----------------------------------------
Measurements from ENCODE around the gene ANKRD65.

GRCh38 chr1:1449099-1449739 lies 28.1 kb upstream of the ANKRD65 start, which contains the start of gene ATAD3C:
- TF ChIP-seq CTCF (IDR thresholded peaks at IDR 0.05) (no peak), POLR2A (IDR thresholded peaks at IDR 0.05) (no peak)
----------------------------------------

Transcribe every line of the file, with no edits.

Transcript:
Measurements from ENCODE around the gene ANKRD65.

GRCh38 chr1:1449099-1449739 lies 28.1 kb upstream of the ANKRD65 start, which contains the start of gene ATAD3C:
- TF ChIP-seq CTCF (IDR thresholded peaks at IDR 0.05) (no peak), POLR2A (IDR thresholded peaks at IDR 0.05) (no peak)